Friday, August 12, 2011

The Army Energy Initiatives Office Task Force

On 10 August 2011, Secretary of the Army John M. McHugh announced the establishment of the Energy Initiatives Office, or EIO, Task Force as part of the Office of the Assistant Secretary of the Army for Installations, Energy and Environment. The EIO Task Force, expected to be fully operational by September 15, will serve as the central managing office for the development of large-scale Army renewable energy projects.

"The Energy Initiatives Office Task Force will help the Army build resilience through renewable energy while streamlining our business practices so developers can invest in and build an economically viable, large-scale renewable energy infrastructure," said McHugh. (see,  U.S. Army establishes Energy Initiatives Office Task Force for large-scale renewable energy projects by ASA (IE & E) Public Affairs)

Energy Initiatives Office Task Force Information Paper (PDF)  states that he Army must reduce operational and installation energy demand because enhancing energy security is operationally necessary, financially prudent, and mission critical. Activities within the EIO Task Force will include analysis of the renewable energy market, project economics, technology, and resource availability to develop large-scale renewable energy solutions.  The EIO Task Force will work within the Army to streamline existing acquisition processes and leverage industry for the execution of large-scale renewable and alternative energy projects on Army installations. It will provide resources focused on working with the private sector to execute these projects.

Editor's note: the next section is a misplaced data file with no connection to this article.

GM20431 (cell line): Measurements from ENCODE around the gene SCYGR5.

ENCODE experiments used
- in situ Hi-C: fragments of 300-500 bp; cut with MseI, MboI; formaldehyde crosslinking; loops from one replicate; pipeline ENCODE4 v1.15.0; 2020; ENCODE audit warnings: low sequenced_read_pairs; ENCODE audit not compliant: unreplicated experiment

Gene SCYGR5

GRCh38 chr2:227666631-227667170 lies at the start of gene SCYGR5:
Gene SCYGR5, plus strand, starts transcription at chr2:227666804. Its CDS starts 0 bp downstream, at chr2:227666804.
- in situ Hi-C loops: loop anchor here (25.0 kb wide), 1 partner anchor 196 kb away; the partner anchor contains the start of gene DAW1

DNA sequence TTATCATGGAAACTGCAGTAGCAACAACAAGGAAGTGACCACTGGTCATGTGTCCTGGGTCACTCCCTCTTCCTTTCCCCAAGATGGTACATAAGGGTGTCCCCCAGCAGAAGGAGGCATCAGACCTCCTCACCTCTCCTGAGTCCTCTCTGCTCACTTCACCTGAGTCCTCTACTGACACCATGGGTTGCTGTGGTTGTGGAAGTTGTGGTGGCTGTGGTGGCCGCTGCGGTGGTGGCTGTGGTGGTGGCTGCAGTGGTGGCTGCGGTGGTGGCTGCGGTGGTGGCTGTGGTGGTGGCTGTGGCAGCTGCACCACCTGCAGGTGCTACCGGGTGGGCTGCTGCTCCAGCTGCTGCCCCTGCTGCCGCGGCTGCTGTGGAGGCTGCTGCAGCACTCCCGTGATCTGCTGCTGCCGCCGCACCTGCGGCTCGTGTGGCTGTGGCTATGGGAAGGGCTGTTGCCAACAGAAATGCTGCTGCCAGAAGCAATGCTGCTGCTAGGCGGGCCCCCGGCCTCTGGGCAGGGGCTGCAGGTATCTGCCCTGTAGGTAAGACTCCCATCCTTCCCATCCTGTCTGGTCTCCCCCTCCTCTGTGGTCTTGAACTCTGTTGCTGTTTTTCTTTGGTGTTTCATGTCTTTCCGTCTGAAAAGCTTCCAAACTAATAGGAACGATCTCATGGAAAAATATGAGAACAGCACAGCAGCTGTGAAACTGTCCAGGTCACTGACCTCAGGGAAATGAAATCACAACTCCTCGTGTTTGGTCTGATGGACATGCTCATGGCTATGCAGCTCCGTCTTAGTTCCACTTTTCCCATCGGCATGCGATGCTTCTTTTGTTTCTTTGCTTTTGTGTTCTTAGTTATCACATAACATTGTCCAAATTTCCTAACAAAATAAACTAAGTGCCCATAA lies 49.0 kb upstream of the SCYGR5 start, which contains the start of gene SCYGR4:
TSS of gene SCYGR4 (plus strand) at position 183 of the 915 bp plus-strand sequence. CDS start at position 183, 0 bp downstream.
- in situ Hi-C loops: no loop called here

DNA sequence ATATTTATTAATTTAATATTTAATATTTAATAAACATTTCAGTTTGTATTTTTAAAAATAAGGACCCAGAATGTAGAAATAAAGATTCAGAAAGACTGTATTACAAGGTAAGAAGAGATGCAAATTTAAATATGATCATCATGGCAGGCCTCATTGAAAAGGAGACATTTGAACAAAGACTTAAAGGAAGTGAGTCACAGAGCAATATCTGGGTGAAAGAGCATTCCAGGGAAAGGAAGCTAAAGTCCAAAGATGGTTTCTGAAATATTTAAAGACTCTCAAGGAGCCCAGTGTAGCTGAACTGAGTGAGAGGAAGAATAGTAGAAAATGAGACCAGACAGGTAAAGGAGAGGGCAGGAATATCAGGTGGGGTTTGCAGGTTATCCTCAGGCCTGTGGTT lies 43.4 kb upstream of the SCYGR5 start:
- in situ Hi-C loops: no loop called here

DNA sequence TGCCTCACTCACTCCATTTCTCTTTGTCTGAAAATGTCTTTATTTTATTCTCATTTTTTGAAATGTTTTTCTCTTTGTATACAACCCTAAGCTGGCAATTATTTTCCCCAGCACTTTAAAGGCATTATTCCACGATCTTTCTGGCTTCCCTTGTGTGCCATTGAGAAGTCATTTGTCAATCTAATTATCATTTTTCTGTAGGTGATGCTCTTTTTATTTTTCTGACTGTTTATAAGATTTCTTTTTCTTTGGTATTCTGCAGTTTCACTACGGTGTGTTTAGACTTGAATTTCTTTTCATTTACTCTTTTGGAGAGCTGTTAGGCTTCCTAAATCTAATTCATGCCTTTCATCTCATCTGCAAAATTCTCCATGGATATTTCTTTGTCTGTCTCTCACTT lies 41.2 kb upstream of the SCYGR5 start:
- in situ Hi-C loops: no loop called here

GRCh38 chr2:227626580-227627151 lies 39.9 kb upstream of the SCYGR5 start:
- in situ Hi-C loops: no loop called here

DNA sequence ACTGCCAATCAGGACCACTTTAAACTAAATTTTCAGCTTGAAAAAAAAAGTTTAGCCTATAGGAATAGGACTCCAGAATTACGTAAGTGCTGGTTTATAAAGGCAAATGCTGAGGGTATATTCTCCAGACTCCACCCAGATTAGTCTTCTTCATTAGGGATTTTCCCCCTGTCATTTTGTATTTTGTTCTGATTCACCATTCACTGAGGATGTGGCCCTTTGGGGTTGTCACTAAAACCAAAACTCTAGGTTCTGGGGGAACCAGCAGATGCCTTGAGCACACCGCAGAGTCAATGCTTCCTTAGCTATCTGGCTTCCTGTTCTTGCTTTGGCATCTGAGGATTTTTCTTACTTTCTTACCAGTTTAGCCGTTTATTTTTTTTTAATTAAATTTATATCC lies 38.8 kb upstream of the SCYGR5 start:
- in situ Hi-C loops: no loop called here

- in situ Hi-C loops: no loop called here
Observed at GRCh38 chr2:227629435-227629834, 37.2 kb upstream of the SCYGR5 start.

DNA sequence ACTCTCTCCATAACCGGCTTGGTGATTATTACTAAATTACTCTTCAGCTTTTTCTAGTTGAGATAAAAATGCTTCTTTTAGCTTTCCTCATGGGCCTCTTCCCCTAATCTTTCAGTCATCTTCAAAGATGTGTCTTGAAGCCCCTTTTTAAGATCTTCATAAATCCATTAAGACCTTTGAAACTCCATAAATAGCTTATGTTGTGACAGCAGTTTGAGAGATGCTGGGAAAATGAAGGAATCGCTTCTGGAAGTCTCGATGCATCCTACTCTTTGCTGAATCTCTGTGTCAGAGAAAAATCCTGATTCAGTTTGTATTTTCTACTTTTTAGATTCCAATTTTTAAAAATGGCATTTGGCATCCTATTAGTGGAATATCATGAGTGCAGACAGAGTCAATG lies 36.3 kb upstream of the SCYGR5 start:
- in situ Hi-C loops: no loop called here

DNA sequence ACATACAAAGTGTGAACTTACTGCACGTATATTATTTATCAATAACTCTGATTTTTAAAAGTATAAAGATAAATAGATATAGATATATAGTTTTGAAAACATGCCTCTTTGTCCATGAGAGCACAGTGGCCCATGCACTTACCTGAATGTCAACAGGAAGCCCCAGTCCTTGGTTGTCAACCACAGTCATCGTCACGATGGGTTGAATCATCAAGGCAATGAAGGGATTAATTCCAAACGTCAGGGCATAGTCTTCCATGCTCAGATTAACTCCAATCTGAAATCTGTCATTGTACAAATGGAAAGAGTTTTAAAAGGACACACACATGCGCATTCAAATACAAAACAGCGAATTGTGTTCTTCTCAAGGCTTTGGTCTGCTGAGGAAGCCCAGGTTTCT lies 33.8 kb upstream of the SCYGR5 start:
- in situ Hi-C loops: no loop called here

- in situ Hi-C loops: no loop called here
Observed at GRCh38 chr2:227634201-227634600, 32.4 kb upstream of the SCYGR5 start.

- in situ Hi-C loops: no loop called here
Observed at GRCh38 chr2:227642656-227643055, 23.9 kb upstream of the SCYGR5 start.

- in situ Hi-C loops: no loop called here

Other important parts of the Paper are as follows:

“The Army Power and Energy efforts are divided into three focus areas: Soldier Power, Vehicle Power, and Basing Power. The EIO Task Force will utilize the Army’s Renewable Energy Execution Plan to address Basing Power needs, resulting in the implementation of large-scale renewable energy infrastructure on Army installations.

The Army’s EIO Task Force is focused on on-site, large-scale renewable energy generation that can mitigate mission risk stemming from service disruptions due to a reliance on an aging and vulnerable electric grid. This also provides a hedge against rising and volatile energy prices, and serves as a potential source of revenue for other energy and efficiency efforts.”

During a press conference Katherine Hammack -- assistant secretary of the Army for Installations, Energy and Environment – is reported as saying that the new task force “is focused entirely on (the continental United States) and large-scale renewable, almost utility-scale renewable projects, on CONUS, that would offset all or part of the energy needs of a permanent installation….When we are looking at projects, we are looking at about the 10-megawatt size, plus or minus a little bit. Or it could be larger. We are looking at large-scale renewable energy projects, on Army installations." Secretary of the Army John McHugh said the Army has about 126 renewable energy projects ongoing, including one at Fort Irwin, Calif., where a solar-energy project will cover a land mass "about the size of the island of Manhattan." (New task force to focus on renewable energy, August 11, 2011)

In an August 10, 2011 letter to Defense Secretary Leon Panetta, Congressman Maurice Hinchey (D-NY), led members of the congressional Defense Energy Security Caucus (or DESC, launched in July 2011, ) in urging Defense Secretary to continue to research and use of renewable sources of energy and spare any related programs from upcoming budget cuts. (see, Hinchey Leads Congressional Defense Energy Security Caucus in Urging Defense Secretary Panetta to Spare Renewable Energy Solutions from Potential Budget Cuts, 11 August 2011).

The letter states that " For several years, we have advocated for the need to address critical vulnerabilities to our national security based on our military's dependence on both fossil fuels and the national electrical grid.